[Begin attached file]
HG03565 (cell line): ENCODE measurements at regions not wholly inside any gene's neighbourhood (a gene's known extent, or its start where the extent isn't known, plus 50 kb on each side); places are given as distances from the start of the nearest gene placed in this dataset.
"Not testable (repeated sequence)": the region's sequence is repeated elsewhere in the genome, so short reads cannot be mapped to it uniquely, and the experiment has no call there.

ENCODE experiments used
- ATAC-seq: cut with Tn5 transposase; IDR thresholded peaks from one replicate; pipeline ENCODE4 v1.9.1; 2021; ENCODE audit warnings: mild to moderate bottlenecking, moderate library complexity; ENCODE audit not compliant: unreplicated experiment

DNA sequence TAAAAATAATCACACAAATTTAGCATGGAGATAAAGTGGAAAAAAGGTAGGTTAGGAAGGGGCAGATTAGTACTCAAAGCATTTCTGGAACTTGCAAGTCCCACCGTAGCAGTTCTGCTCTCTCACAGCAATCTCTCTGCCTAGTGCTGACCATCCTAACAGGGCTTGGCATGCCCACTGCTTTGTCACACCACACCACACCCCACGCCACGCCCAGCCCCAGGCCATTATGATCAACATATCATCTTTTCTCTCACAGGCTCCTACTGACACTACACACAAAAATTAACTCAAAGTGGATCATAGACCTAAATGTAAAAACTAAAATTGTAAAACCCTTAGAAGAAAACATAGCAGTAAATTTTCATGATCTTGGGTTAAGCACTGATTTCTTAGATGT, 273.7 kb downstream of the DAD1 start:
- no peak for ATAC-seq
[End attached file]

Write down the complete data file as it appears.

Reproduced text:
HG03565 (cell line): ENCODE measurements at regions not wholly inside any gene's neighbourhood (a gene's known extent, or its start where the extent isn't known, plus 50 kb on each side); places are given as distances from the start of the nearest gene placed in this dataset.
"Not testable (repeated sequence)": the region's sequence is repeated elsewhere in the genome, so short reads cannot be mapped to it uniquely, and the experiment has no call there.

ENCODE experiments used
- ATAC-seq: cut with Tn5 transposase; IDR thresholded peaks from one replicate; pipeline ENCODE4 v1.9.1; 2021; ENCODE audit warnings: mild to moderate bottlenecking, moderate library complexity; ENCODE audit not compliant: unreplicated experiment

DNA sequence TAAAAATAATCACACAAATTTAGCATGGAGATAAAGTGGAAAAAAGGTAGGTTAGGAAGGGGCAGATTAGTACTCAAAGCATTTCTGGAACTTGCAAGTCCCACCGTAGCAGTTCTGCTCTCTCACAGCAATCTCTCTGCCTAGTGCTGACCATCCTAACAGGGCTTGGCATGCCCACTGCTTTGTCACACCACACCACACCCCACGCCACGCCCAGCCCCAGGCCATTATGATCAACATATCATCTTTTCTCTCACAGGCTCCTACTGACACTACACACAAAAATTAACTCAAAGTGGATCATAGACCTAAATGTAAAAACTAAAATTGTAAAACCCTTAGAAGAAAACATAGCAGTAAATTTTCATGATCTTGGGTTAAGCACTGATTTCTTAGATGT, 273.7 kb downstream of the DAD1 start:
- no peak for ATAC-seq